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Are They REALLY Working on YOUR Project?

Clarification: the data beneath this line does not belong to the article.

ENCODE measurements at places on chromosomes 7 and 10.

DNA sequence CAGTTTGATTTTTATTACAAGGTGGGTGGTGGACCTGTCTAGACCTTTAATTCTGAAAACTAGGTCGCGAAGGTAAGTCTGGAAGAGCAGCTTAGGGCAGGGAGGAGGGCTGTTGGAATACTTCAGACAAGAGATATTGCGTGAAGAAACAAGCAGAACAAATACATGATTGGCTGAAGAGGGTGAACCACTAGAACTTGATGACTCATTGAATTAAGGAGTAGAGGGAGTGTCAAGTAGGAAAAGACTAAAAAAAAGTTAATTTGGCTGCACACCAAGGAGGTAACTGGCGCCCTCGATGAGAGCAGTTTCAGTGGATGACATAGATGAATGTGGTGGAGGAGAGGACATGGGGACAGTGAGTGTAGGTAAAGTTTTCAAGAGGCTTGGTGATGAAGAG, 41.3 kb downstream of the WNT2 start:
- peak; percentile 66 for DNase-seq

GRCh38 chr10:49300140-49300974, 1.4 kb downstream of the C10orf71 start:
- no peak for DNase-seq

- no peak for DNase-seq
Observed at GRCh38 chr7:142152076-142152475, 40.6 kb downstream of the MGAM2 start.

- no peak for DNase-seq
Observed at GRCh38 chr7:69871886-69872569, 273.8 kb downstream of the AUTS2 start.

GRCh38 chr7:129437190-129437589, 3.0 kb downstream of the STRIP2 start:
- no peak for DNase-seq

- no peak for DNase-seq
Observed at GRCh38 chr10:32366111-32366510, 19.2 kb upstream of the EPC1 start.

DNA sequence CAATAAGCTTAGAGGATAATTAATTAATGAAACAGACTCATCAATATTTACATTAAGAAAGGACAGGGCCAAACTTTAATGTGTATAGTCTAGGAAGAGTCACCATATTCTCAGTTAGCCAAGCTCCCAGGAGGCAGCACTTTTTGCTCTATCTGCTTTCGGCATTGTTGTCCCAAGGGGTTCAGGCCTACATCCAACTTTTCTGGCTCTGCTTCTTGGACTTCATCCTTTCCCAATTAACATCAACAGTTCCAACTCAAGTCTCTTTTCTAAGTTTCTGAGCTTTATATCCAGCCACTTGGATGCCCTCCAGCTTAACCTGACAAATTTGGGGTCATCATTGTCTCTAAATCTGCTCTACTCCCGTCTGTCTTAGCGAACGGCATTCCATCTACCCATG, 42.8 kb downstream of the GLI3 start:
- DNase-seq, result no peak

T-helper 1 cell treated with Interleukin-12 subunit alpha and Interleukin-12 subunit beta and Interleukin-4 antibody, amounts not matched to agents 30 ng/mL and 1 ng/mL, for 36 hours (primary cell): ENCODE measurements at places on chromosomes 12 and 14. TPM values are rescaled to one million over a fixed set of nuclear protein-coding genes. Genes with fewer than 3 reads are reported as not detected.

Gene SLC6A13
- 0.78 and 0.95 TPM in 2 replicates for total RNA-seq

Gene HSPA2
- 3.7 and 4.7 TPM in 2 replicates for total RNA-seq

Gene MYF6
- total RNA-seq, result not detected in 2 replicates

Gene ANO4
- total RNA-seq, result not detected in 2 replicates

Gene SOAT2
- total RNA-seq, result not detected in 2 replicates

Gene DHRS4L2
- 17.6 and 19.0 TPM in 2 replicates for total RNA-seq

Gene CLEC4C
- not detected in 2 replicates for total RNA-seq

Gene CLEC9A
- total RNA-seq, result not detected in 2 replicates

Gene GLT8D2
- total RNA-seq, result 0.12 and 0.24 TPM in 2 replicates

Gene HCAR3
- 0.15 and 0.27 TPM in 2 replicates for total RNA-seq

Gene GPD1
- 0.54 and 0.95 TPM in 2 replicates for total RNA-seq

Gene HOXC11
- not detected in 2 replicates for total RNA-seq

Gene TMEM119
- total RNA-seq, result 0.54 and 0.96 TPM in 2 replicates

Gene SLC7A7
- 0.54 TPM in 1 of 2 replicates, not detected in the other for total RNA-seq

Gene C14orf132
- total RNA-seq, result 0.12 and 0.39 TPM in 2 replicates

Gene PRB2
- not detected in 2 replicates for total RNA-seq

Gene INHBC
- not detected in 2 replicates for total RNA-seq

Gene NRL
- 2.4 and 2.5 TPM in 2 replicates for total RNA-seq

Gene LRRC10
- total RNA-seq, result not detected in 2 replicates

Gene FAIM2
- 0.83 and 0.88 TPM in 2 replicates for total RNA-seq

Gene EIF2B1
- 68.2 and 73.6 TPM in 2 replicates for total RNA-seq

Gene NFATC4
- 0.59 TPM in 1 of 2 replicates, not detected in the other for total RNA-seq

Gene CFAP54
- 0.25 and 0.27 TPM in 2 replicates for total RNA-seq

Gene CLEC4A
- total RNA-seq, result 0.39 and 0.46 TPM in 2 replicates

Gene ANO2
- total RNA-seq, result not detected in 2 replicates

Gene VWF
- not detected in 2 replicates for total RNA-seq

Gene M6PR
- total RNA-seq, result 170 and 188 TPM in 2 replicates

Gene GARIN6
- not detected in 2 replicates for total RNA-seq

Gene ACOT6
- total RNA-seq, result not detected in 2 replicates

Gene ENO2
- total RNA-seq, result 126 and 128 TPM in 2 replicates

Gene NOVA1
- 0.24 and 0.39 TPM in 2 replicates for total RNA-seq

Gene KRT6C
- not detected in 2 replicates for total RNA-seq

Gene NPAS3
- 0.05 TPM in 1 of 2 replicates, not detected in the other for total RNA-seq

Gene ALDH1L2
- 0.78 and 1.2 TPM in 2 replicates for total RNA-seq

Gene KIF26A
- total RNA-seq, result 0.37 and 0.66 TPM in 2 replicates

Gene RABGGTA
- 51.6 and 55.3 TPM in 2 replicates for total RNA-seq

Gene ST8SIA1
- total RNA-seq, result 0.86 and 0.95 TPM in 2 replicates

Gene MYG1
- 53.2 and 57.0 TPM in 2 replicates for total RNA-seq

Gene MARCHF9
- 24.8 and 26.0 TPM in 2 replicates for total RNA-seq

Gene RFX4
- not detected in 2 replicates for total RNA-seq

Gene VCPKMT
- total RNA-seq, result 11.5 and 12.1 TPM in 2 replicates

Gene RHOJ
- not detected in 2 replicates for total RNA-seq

projectManagersThere you are in your project status meeting. You have a team member who attends and has attended for the last couple of weeks; she always looks at you with a smile on her face and assures you that everything is on track. She has no issues to report. Somehow you're just not getting that warm fuzzy feeling. What is going on? Maybe your project manager intuition is off and you are wrong. Maybe you are right. What could lead to something like this occurring? Let's go back to the beginning when this resource was assigned to your project team. If you're running your project using the projectized organization then you should really know what's going on here because this person is on your project 100% of their time. Chances are you might be using the matrix organization. If this is true then your resource was possibly assigned to you by a manager who was not a project manager. How was that assignment made? What discussion did you have with that manager? Did you confirm the start dates of the project and the start date of that resources assignment with you, along with the amount of time they would give to your project each week? I know this doesn't sound very responsible or ethical, but sometimes someone will be assigned to you but they're not really ready to work on your project yet. Sure it is sneaky. But nobody wants to be the manager who is the one who was holding back the project due to lack of resources. This means that sometimes a resource is told to show up at your meetings and participate but they know they will not really start their work just yet. They are finishing up another project and once they do they will begin to work on your project. They probably are not going to tell you this to your face. Of course this creates a situation where your resource is behind before they ever begin working on your project. And if they are working on critical path activities for you then your project is behind as well. The best answer would be to have strong resource utilization reporting and strong resource assignment processes. If these processes are well integrated with a good project selection process, then when projects are selected they would not be approved for kickoff until resources are available. If projects are approved for kickoff based on their priority then we would know we always have resources working on the most important projects. If there is no pressure to start a project until all of the resources are available, no resource managers are 'in trouble' if they do not have resources to start the project. You wouldn't be wondering if someone was really working on your project, because if your project was the priority and it didn't kick off until resources were available then your resources would be working on your project. Sometimes your organization will not have the perfect combination of resource allocation and project selection processes. That means you could have a resource sitting in a meeting smiling at you telling you everything is okay, but not really working on your project. How do you know? How do you challenge this? You don't want to call them a liar. Now you can go back to your project management best practices. If you had a well-defined work breakdown structure and that work breakdown structure had clearly defined activities and each of those activities had clear completion criteria, you would have something to look at to know whether or not the work is being completed. If you followed best practices and team members did not go longer than the distance between two status reporting periods in order to produce a deliverable or a component you would have an early warning system in place. With your early warning system in place it would just become standard practice during your status meetings that team members would bring results to the table on a regular basis. If a team member misses a deadline your warning bells should go off. When your warning bells go off, you need to know are you dealing with someone who really is not on your project yet or are they really not doing their job?